Cinnamon Walnut Biscotti

Soooo…hey there.
Remember me?
I’m that one girl who started a food blog, said whatever random thought came to my head, showed you some pretty sweet recipes, but then fell off the face of the earth?
Remember me now?
**insert crickets here**
Well, I guess that’s what happens when you fall of the earth’s face, now doesn’t it?
There is totally a reason I went dark.
I went out & became one of those fancy-shmancy bakers…like, for realsies.
But once I hit a creative wall, I decided to pack up my chef’s coat & go back to what I loved most:
Doing things my own way with my very own baking gig & gettin’ all kinds of creative with it.Now I’m back with a couple of nifty tricks up my coat sleeve &
I’m wielding a mean a** biscotti.
CHURCH.Soooo…this may NOT be the best way to start this blog but can I just begin by saying that I never really liked biscotti?

I know, I know.
Here I am writing about it, baking it, & trying to get all of you to fall in love with it so much that you’ll go into your kitchens & make it too, and yet there I go, totally putting down biscotti like a mean tweenager.

But I just need you to trust me.

^^This ain’t your nonna’s biscotti.^^

(Nonna = grandmother in case you have no idea what I’m talking about)

I actually like this biscotti and I bet yo’ nonna, you will like this biscotti, too.

As a matter of fact, I liked it so much that I started to anthropomorphize the biscotti
& realized that if biscotti were a person, we’d have a lot in common.
Maybe even be BFF’s…For instance:
The word biscotti comes from the Latin word biscoctus, meaning “twice-baked or cooked”.
In college, sometimes I would party two days in a row therefore, I too, have been “biscoctus”.
The biscotti cooking method of twice-baking was used as a means of prolonging the “shelf-life” during ancient “refridgeration-free” times.
After turning 30, I started putting on face cream in order to prolong the shelf-life of my face.
Traditionally, biscotti uses anise extract but I tend to associate anise with this amazingly effective yet absolutely gross tea my mom gave me when I had cramps soooo….I’m not putting it in a biscuit.
Lucky for me, the awesome thing about biscotti is that it is pretty versatile.  You can use just about any kind of extract, spices, & nuts in the mix and dip it in just about anything you can think of.
Enough of the history lesson, let’s make some Biscotti!!

Biscotti starts off pretty simple:
First, add all the wet ingredients together.
Then all of the dry ingredients…
Then you mix it all together until it forms a little dough ball like this:
(aren’t the little flecks of cinnamon & vanilla so wonderful??)
Roll your dough out into a log then flatten them to about 1/2″ thickness using as little excess flour as possible. I really didn’t need any extra flour because my dough wasn’t that sticky.  Some people roll out the dough between sheets of wax paper.  I tried it & then proceeded to cuss out the wax paper for being so difficult so I just used my fancy little hands instead.
FYI: There’s a lot of curse words used in my kitchen.
Oh, if these walls could talk….they’d say the F word. LOUDLY.


I had some extra walnuts in my cupboard so I thought they’d be a nice addition to my biscotti.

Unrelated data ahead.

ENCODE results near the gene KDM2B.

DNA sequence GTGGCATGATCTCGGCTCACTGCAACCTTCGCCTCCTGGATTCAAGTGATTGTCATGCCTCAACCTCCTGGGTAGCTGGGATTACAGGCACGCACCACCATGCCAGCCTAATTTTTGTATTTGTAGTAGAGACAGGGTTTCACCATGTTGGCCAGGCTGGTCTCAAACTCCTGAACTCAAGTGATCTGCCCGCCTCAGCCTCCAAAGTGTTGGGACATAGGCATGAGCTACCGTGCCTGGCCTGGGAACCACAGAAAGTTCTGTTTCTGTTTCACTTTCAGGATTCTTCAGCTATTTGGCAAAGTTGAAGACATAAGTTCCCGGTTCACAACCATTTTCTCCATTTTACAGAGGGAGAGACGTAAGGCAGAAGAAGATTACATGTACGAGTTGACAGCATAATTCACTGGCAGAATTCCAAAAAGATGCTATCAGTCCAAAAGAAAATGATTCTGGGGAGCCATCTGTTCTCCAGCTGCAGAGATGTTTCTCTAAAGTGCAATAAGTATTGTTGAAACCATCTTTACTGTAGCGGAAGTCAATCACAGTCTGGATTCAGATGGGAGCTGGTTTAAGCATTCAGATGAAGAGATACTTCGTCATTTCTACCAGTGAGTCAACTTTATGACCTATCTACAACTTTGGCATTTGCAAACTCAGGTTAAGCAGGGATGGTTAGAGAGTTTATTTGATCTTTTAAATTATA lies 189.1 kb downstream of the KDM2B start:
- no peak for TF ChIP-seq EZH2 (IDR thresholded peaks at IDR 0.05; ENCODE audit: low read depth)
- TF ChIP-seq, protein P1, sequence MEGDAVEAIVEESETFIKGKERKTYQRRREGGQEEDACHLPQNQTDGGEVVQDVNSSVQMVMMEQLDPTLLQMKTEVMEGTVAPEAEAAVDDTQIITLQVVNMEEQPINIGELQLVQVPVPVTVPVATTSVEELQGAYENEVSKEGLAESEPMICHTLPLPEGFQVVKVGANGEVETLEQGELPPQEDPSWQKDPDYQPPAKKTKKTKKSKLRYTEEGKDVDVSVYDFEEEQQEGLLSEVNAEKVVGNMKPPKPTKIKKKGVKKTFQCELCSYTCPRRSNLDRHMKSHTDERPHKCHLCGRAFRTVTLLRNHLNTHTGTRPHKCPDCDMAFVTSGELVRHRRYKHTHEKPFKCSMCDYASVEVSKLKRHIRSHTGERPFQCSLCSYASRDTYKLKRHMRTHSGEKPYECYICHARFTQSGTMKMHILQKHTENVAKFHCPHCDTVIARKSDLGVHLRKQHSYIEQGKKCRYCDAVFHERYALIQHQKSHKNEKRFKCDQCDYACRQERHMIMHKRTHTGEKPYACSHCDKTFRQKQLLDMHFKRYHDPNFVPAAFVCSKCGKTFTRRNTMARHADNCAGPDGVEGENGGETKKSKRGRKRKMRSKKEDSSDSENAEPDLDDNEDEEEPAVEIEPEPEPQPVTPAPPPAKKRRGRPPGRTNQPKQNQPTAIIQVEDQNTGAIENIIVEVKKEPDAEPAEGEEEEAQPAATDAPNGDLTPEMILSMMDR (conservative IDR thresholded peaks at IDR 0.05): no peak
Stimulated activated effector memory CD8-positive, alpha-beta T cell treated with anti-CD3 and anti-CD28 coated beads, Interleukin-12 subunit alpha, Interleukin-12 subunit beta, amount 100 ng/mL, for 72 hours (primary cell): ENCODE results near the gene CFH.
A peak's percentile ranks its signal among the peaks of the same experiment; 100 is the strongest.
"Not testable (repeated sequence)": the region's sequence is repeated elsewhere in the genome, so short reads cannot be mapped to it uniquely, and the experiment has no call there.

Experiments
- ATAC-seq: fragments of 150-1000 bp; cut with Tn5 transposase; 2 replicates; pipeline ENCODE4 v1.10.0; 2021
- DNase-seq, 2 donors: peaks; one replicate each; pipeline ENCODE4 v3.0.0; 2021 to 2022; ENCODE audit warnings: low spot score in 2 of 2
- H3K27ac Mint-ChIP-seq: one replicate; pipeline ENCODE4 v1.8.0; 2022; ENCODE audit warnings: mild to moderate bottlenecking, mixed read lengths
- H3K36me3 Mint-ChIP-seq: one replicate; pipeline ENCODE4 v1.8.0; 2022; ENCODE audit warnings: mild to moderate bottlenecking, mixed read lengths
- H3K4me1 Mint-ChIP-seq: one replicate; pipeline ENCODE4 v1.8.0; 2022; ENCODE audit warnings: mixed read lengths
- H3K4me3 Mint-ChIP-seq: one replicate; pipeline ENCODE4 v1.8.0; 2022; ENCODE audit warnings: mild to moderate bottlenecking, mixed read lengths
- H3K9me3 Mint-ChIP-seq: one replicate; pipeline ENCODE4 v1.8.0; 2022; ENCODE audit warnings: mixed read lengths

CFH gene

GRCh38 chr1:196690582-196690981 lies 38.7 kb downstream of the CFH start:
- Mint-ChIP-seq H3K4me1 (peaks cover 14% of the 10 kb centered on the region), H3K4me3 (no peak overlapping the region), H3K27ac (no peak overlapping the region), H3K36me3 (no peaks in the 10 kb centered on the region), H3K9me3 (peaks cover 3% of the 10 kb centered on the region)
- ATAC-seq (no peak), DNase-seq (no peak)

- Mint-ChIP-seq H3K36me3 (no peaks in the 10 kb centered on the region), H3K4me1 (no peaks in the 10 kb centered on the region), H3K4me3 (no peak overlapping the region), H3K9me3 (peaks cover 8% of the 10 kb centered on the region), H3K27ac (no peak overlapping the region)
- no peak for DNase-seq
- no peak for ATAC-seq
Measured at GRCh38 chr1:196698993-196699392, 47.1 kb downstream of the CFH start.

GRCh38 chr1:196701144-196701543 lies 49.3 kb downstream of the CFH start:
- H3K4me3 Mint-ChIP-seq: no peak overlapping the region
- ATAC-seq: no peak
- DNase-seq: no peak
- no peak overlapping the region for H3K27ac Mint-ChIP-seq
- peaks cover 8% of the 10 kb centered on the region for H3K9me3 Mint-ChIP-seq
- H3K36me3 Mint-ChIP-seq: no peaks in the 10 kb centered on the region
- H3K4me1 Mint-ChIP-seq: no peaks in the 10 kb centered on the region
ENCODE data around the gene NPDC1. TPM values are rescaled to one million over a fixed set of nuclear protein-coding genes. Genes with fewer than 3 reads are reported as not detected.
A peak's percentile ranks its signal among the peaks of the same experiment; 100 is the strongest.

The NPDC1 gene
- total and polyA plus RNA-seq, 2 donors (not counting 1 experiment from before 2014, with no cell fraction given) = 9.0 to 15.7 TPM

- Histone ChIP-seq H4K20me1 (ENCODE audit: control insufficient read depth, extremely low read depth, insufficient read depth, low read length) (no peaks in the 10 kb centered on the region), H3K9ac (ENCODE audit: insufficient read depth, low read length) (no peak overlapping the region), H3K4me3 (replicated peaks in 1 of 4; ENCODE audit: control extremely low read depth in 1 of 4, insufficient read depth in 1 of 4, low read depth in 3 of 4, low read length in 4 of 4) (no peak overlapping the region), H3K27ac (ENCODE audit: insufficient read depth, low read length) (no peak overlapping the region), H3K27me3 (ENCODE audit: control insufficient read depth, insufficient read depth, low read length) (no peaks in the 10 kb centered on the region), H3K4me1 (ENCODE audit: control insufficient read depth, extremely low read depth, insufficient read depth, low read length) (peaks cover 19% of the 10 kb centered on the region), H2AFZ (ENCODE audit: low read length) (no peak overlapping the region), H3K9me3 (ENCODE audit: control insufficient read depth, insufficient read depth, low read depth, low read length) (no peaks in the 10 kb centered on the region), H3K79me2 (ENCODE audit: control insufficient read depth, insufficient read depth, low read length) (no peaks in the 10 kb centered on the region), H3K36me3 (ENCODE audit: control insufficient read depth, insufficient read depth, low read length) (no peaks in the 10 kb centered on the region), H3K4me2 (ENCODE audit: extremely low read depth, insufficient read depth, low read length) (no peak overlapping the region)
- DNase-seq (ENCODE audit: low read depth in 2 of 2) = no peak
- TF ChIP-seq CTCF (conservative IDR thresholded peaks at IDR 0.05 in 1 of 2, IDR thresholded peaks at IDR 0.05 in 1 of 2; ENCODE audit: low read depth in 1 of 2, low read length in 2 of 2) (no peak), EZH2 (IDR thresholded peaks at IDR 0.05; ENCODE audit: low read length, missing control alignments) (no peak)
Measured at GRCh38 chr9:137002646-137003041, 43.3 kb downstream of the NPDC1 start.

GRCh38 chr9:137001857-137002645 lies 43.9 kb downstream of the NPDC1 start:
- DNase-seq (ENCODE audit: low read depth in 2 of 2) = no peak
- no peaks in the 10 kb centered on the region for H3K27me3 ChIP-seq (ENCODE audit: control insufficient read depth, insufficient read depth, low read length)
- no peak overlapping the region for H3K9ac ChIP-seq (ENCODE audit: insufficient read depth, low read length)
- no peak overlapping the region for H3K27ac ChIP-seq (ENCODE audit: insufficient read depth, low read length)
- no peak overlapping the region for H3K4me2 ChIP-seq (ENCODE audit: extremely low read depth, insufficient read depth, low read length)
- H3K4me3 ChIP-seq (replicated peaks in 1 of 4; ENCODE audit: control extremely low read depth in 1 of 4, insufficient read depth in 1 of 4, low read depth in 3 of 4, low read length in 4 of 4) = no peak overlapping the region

But some people have a thing about nuts so I made only half of the logs with them.
Sometimes you feel like a nut, sometimes you blah, blah, blah…(copyright infringement avoided).

Once they have baked to golden brown & you have cut them to about 2″ wide, turn them on their sides like little biscotti soldiers & re-bake for about 5 minutes to brown the sides.

Allow to cool on a baking sheet, then proceed to dip them in something delicious.

I chose chocolate & extra walnuts.
But most importantly, I chose chocolate….

Stand them on their sides again and allow the chocolate to harden.

Dip in your coffee & sit down with a good book.
I chose the Culinary Institute’s “Baking and Pastry: Master the Art and Craft” & “How Baking Works”.
One teaches you about baking as an art & the other teaches you the chemistry behind baking.
I’m gettin’ my learn on, y’all. Watch out. 

Cinnamon Walnut Biscotti

Cook Time: 25 minutes

Total Time: 45 minutes

Yield: 3.5 dozen

Cinnamon Walnut Biscotti


  • 3 1/4 cups all purpose flour
  • 1 tsp baking powder
  • 1/2 tsp cinnamon
  • 1/4 tsp nutmeg
  • 1/2 cup white sugar
  • 1/2 cup brown sugar
  • 1/2 cup canola oil
  • 3 eggs
  • 1 tsp vanilla extract (I used vanilla bean paste but any extract works)
  • chocolate chips for dipping, melted (this is optional. Chocolate can be milk, dark, semi-sweet, or white)
  • 1 cup chopped walnuts (or any other nut of your preference)


  1. Preheat oven to 375 degrees.
  2. 2. Line cookie sheets with parchment paper.
  3. 3. Wisk together flour, baking powder, cinnamon, & nutmeg. Set aside.
  4. 4. Beat oil, eggs, sugar & extract together until blended. I made this all by hand but a mixer with the paddle attachment can also be used. Just don't overbeat the mix or you will be eating a rock by the time you are done!
  5. 5. Slowly add the flour mixture to the wet ingredients in small amounts until a heavy dough forms.
  6. 7. Divide dough in 2 pieces.
  7. 8. Roll each ball into logs the length of the cookie sheet you are using.
  8. 9. Using a rolling pin, roll out each log to about 1/2" thickness.
  9. 10. Sprinkle with nuts or leave plain.
  10. 11. Bake for 15-18 minutes, or until golden brown.
  11. 12. Remove from oven and using a large straight knife, cut into 2" strips while hot. If you wait until they cool, the biscuits will crumble into a hot mess.
  12. 13. Stand up individual biscuits on their sides and bake for an additional 5-7 minutes on each side. The sides should appear to be slightly golden brown.
  13. 14. Cool completely on a wire rack before dipping into chocolate, rolling in nuts and placing them back on the wire rack allowing for chocolate to set.

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